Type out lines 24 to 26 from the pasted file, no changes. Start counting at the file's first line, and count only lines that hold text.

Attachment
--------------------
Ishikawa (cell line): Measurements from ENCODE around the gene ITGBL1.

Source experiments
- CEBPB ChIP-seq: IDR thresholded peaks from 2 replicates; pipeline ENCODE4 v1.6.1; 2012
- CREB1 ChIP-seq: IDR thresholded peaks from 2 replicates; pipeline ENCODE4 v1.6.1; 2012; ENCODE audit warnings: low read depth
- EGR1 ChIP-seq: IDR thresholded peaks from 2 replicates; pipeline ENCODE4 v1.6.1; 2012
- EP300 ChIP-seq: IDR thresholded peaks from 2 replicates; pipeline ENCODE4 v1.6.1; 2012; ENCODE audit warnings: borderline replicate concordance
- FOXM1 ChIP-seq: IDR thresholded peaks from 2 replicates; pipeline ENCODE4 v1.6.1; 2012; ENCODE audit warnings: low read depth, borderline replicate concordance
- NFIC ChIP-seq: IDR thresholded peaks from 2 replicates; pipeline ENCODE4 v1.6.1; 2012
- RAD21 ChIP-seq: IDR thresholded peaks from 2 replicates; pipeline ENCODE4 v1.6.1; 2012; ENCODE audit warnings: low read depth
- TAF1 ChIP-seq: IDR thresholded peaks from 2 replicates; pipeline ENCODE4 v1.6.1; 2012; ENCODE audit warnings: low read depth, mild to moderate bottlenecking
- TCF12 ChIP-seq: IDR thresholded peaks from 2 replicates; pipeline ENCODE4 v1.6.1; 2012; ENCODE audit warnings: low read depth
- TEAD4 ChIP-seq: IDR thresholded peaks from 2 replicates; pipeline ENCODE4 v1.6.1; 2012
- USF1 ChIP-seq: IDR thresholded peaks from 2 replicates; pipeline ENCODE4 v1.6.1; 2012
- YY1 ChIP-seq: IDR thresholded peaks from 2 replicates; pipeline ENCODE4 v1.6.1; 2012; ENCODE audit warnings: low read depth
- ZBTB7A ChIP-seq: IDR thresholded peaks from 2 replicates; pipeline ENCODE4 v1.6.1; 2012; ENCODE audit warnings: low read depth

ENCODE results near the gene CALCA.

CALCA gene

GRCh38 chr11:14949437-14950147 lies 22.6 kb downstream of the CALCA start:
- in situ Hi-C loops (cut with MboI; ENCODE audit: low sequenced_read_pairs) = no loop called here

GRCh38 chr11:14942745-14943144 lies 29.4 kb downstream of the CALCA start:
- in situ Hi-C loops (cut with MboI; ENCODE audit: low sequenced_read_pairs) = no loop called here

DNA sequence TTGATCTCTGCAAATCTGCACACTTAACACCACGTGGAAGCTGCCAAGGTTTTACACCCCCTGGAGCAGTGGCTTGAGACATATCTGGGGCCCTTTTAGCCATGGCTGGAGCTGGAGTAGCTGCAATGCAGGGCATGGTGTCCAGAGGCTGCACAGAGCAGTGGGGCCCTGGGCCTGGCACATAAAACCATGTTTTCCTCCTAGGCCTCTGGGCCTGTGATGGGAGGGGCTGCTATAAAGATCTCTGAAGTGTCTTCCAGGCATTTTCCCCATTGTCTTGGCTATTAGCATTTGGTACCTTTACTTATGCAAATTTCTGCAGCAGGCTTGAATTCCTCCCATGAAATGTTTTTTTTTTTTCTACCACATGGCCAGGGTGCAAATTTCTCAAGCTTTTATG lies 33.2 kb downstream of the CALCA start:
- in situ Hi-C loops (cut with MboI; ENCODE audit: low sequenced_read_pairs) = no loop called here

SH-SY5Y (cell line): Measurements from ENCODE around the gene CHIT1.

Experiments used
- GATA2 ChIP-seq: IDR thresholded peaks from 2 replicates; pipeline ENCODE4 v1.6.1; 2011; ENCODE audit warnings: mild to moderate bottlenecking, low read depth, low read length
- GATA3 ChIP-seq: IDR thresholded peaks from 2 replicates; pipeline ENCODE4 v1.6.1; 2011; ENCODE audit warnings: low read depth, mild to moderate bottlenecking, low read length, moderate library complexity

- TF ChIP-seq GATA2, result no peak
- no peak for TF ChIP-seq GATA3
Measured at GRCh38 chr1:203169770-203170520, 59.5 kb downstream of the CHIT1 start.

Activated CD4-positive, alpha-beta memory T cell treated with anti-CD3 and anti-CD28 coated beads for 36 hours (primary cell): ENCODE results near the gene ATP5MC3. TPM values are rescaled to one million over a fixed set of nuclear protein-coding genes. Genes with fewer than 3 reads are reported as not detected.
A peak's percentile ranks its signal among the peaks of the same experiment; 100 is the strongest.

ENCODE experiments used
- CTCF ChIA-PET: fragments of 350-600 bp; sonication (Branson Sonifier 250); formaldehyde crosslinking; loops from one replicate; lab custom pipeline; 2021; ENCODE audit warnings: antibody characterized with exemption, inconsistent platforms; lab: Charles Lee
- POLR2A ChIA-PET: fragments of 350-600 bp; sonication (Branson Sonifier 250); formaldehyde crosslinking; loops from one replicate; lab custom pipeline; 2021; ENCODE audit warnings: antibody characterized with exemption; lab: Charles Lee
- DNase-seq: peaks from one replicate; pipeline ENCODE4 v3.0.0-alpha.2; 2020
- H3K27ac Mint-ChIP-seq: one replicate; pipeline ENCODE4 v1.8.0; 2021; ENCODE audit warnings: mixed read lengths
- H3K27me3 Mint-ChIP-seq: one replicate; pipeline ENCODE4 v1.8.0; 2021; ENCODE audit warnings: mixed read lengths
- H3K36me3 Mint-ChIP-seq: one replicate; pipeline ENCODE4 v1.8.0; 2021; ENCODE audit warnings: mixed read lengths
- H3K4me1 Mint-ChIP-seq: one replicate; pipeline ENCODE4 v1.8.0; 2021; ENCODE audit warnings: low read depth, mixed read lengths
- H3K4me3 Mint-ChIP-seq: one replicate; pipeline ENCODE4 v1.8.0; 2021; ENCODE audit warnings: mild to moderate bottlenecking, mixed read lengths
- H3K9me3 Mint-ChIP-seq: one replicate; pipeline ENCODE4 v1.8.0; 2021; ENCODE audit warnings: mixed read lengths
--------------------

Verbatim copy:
SH-SY5Y (cell line): Measurements from ENCODE around the gene CHIT1.

Experiments used
- GATA2 ChIP-seq: IDR thresholded peaks from 2 replicates; pipeline ENCODE4 v1.6.1; 2011; ENCODE audit warnings: mild to moderate bottlenecking, low read depth, low read length